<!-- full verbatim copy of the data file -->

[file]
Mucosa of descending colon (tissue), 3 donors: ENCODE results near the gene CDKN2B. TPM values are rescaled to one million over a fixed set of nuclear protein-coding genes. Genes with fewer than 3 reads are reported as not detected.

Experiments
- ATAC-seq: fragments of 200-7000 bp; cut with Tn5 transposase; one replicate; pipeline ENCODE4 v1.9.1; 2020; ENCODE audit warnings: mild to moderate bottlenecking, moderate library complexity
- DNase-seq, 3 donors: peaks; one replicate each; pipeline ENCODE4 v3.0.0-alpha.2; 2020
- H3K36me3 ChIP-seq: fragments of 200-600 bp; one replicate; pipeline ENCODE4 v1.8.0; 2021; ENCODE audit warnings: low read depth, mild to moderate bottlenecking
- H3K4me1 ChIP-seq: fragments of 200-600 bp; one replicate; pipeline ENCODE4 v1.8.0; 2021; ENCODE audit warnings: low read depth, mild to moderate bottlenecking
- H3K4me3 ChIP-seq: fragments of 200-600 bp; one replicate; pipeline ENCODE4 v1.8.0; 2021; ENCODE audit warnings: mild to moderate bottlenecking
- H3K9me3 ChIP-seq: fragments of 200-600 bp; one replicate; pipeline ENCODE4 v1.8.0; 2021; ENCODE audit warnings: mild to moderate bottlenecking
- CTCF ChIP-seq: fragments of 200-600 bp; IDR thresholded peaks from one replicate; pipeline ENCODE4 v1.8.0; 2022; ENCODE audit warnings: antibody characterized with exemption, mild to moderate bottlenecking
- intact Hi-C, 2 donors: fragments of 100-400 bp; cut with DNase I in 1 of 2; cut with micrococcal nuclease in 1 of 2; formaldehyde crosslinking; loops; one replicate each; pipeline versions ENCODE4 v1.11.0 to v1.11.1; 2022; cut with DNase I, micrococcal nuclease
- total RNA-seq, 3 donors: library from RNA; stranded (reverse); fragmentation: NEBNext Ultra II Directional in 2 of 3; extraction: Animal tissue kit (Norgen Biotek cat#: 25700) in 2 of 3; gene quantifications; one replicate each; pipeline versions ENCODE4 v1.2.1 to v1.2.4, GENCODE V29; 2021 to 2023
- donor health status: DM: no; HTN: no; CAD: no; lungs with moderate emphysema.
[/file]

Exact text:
Mucosa of descending colon (tissue), 3 donors: ENCODE results near the gene CDKN2B. TPM values are rescaled to one million over a fixed set of nuclear protein-coding genes. Genes with fewer than 3 reads are reported as not detected.

Experiments
- ATAC-seq: fragments of 200-7000 bp; cut with Tn5 transposase; one replicate; pipeline ENCODE4 v1.9.1; 2020; ENCODE audit warnings: mild to moderate bottlenecking, moderate library complexity
- DNase-seq, 3 donors: peaks; one replicate each; pipeline ENCODE4 v3.0.0-alpha.2; 2020
- H3K36me3 ChIP-seq: fragments of 200-600 bp; one replicate; pipeline ENCODE4 v1.8.0; 2021; ENCODE audit warnings: low read depth, mild to moderate bottlenecking
- H3K4me1 ChIP-seq: fragments of 200-600 bp; one replicate; pipeline ENCODE4 v1.8.0; 2021; ENCODE audit warnings: low read depth, mild to moderate bottlenecking
- H3K4me3 ChIP-seq: fragments of 200-600 bp; one replicate; pipeline ENCODE4 v1.8.0; 2021; ENCODE audit warnings: mild to moderate bottlenecking
- H3K9me3 ChIP-seq: fragments of 200-600 bp; one replicate; pipeline ENCODE4 v1.8.0; 2021; ENCODE audit warnings: mild to moderate bottlenecking
- CTCF ChIP-seq: fragments of 200-600 bp; IDR thresholded peaks from one replicate; pipeline ENCODE4 v1.8.0; 2022; ENCODE audit warnings: antibody characterized with exemption, mild to moderate bottlenecking
- intact Hi-C, 2 donors: fragments of 100-400 bp; cut with DNase I in 1 of 2; cut with micrococcal nuclease in 1 of 2; formaldehyde crosslinking; loops; one replicate each; pipeline versions ENCODE4 v1.11.0 to v1.11.1; 2022; cut with DNase I, micrococcal nuclease
- total RNA-seq, 3 donors: library from RNA; stranded (reverse); fragmentation: NEBNext Ultra II Directional in 2 of 3; extraction: Animal tissue kit (Norgen Biotek cat#: 25700) in 2 of 3; gene quantifications; one replicate each; pipeline versions ENCODE4 v1.2.1 to v1.2.4, GENCODE V29; 2021 to 2023
- donor health status: DM: no; HTN: no; CAD: no; lungs with moderate emphysema.